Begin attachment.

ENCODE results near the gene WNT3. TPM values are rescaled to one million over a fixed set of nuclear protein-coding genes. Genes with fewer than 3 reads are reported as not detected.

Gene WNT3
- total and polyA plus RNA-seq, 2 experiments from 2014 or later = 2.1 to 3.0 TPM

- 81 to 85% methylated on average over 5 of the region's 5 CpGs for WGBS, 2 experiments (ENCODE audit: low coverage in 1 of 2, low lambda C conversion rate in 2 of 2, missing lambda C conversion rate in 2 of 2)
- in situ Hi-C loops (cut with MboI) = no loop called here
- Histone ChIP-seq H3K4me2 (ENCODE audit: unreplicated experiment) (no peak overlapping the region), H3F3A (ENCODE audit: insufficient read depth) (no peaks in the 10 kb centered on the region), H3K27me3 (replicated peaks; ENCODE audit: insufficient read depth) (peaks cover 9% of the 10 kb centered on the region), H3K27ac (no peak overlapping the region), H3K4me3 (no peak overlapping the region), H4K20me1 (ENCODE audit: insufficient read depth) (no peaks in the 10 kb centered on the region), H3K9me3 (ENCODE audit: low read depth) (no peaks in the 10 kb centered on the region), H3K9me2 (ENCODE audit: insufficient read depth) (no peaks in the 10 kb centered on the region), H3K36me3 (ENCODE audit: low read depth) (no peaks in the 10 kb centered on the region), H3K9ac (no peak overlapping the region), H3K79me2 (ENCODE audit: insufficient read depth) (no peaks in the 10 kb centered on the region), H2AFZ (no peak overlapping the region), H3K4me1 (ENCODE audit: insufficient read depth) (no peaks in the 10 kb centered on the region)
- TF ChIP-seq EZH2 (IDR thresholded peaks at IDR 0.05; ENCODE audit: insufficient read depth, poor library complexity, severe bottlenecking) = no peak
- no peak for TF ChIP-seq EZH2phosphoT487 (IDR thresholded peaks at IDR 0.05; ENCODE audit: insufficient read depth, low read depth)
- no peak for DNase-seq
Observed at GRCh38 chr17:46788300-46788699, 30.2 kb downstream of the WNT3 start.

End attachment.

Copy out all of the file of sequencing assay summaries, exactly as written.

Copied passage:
ENCODE results near the gene WNT3. TPM values are rescaled to one million over a fixed set of nuclear protein-coding genes. Genes with fewer than 3 reads are reported as not detected.

Gene WNT3
- total and polyA plus RNA-seq, 2 experiments from 2014 or later = 2.1 to 3.0 TPM

- 81 to 85% methylated on average over 5 of the region's 5 CpGs for WGBS, 2 experiments (ENCODE audit: low coverage in 1 of 2, low lambda C conversion rate in 2 of 2, missing lambda C conversion rate in 2 of 2)
- in situ Hi-C loops (cut with MboI) = no loop called here
- Histone ChIP-seq H3K4me2 (ENCODE audit: unreplicated experiment) (no peak overlapping the region), H3F3A (ENCODE audit: insufficient read depth) (no peaks in the 10 kb centered on the region), H3K27me3 (replicated peaks; ENCODE audit: insufficient read depth) (peaks cover 9% of the 10 kb centered on the region), H3K27ac (no peak overlapping the region), H3K4me3 (no peak overlapping the region), H4K20me1 (ENCODE audit: insufficient read depth) (no peaks in the 10 kb centered on the region), H3K9me3 (ENCODE audit: low read depth) (no peaks in the 10 kb centered on the region), H3K9me2 (ENCODE audit: insufficient read depth) (no peaks in the 10 kb centered on the region), H3K36me3 (ENCODE audit: low read depth) (no peaks in the 10 kb centered on the region), H3K9ac (no peak overlapping the region), H3K79me2 (ENCODE audit: insufficient read depth) (no peaks in the 10 kb centered on the region), H2AFZ (no peak overlapping the region), H3K4me1 (ENCODE audit: insufficient read depth) (no peaks in the 10 kb centered on the region)
- TF ChIP-seq EZH2 (IDR thresholded peaks at IDR 0.05; ENCODE audit: insufficient read depth, poor library complexity, severe bottlenecking) = no peak
- no peak for TF ChIP-seq EZH2phosphoT487 (IDR thresholded peaks at IDR 0.05; ENCODE audit: insufficient read depth, low read depth)
- no peak for DNase-seq
Observed at GRCh38 chr17:46788300-46788699, 30.2 kb downstream of the WNT3 start.